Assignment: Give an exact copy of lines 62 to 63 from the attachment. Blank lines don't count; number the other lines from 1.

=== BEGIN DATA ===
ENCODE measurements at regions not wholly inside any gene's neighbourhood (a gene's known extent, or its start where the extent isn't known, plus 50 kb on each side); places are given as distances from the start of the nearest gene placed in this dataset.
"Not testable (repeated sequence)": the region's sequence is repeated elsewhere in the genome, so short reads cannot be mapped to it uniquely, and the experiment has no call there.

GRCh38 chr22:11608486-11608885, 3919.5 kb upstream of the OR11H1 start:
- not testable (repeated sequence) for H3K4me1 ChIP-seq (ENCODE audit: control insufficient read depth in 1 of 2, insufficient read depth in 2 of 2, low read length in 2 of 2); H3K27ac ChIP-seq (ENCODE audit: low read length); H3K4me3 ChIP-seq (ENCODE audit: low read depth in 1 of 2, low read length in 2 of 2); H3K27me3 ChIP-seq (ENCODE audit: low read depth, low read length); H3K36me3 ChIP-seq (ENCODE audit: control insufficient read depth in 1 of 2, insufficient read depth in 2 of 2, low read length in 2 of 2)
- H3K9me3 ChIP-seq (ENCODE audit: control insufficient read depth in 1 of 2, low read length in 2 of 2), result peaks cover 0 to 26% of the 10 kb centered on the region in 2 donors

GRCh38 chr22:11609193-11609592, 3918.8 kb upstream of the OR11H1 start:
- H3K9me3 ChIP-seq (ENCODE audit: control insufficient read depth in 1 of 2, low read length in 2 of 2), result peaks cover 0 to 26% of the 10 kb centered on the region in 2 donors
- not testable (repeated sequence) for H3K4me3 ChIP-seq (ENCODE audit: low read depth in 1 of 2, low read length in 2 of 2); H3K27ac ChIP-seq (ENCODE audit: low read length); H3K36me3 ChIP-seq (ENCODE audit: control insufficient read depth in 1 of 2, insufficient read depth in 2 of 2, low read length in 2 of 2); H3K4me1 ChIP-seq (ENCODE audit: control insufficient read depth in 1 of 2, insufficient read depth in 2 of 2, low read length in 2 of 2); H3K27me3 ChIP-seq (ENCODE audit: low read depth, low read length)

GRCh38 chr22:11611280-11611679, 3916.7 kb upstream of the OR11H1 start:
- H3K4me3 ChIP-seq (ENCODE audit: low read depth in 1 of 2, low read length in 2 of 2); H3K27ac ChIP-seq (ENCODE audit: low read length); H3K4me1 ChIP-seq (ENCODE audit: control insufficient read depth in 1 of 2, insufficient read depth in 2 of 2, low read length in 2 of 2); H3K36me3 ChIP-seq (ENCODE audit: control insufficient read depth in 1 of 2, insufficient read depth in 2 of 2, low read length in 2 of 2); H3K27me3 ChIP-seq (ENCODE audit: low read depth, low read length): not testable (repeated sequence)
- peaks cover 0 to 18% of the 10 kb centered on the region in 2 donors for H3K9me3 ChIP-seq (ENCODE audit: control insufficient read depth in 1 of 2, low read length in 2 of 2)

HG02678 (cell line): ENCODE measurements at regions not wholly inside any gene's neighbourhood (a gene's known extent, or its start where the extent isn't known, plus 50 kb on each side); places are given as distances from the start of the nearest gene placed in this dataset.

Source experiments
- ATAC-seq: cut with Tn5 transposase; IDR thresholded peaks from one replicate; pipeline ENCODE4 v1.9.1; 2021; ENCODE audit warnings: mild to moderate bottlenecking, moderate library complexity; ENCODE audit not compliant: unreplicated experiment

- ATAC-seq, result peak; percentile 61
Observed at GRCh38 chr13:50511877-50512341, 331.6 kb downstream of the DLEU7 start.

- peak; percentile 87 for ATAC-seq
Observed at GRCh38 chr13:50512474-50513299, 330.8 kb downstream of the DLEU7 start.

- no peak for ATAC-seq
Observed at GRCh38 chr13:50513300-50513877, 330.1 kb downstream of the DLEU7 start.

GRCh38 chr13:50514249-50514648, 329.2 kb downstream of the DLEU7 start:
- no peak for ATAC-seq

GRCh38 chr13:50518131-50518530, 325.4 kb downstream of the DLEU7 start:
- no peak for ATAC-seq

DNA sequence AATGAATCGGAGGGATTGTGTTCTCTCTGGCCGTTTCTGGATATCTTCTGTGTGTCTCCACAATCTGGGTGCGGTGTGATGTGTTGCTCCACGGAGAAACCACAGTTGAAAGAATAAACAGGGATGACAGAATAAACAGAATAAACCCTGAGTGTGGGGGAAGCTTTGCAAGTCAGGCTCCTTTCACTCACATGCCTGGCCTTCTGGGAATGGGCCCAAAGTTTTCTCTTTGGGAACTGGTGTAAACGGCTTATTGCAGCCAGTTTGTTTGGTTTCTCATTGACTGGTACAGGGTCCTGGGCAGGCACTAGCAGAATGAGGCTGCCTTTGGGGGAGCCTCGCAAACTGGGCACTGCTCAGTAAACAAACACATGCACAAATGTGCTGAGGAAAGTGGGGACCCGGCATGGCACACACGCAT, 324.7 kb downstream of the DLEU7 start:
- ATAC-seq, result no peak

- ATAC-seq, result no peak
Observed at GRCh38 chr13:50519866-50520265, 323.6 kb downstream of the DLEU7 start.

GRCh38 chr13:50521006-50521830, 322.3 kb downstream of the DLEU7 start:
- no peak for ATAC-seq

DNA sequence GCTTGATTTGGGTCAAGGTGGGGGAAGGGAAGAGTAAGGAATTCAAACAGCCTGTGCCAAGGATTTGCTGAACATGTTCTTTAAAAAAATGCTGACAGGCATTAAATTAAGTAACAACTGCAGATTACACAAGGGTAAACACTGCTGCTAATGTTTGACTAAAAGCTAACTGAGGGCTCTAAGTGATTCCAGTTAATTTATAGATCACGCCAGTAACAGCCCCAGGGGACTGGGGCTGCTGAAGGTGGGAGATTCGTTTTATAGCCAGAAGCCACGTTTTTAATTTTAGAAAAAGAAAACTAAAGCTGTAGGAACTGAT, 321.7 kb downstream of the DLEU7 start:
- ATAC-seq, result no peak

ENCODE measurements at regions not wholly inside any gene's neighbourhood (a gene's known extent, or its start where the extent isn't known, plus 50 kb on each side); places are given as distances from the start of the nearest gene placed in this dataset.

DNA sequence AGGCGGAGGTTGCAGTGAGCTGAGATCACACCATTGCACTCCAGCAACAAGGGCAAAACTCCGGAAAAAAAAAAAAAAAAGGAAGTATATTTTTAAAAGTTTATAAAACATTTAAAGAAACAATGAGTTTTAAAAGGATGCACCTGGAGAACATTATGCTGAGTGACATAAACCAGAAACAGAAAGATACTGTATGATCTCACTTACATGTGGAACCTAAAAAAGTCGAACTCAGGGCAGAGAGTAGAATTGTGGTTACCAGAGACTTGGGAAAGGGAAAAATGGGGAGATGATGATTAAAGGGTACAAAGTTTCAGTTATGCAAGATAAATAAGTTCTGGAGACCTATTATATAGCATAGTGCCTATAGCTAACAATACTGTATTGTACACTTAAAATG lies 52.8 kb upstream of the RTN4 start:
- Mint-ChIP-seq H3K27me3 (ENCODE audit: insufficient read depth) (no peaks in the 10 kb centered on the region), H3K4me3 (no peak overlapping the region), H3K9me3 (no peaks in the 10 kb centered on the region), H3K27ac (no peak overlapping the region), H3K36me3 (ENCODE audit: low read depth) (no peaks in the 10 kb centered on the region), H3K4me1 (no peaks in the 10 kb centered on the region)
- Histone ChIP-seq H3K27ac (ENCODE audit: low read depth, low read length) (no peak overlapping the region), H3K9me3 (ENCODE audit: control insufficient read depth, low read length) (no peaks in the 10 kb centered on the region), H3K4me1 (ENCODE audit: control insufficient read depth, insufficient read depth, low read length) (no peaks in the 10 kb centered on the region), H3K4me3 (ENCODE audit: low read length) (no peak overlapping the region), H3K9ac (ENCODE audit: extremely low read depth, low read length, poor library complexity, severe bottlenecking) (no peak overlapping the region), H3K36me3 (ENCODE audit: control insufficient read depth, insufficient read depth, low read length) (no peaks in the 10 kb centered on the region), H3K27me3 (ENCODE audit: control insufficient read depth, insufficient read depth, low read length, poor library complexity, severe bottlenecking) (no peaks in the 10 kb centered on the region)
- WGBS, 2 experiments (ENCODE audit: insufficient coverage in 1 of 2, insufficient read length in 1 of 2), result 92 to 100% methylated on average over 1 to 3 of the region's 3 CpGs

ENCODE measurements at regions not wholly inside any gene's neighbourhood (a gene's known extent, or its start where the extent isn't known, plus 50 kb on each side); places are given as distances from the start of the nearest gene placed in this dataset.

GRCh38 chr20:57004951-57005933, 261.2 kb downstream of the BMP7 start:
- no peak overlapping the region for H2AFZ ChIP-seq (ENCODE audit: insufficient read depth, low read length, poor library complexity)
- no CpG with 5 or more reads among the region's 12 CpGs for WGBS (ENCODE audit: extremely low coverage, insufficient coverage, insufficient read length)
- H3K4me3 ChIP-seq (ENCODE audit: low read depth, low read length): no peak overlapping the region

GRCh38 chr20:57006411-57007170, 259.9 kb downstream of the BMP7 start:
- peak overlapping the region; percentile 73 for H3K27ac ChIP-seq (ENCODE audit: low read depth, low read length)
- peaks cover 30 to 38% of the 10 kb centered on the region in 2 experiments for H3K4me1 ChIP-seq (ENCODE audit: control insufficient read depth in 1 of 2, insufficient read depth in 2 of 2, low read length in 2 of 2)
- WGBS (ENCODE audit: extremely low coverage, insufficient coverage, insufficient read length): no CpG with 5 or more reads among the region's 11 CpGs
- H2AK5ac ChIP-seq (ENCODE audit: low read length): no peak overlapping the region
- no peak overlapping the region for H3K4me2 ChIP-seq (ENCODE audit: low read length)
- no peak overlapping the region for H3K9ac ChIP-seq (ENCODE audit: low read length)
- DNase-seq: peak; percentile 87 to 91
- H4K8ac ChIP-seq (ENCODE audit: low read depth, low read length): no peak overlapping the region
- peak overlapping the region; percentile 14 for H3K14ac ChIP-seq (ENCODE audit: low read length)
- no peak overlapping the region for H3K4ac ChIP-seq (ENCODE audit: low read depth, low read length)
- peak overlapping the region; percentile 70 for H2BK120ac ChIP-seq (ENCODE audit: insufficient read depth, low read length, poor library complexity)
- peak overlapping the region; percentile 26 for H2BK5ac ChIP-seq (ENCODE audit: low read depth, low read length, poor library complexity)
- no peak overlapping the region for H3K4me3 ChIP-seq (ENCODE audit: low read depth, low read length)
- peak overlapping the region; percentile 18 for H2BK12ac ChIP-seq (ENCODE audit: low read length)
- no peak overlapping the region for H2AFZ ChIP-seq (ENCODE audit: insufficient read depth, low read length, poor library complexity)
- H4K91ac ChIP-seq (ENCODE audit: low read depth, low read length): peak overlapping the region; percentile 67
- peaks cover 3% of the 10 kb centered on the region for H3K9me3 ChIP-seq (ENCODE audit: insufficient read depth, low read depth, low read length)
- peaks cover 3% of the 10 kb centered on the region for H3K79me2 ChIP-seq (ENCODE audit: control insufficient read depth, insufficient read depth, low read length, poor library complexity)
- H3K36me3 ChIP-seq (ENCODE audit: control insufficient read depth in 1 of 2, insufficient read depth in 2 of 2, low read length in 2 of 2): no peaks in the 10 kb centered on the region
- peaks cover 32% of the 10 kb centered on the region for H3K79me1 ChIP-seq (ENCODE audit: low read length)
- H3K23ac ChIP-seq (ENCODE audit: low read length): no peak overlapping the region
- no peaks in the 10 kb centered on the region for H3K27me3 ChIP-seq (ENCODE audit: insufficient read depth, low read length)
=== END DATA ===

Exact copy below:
- H3K36me3 ChIP-seq (ENCODE audit: control insufficient read depth in 1 of 2, insufficient read depth in 2 of 2, low read length in 2 of 2): no peaks in the 10 kb centered on the region
- peaks cover 32% of the 10 kb centered on the region for H3K79me1 ChIP-seq (ENCODE audit: low read length)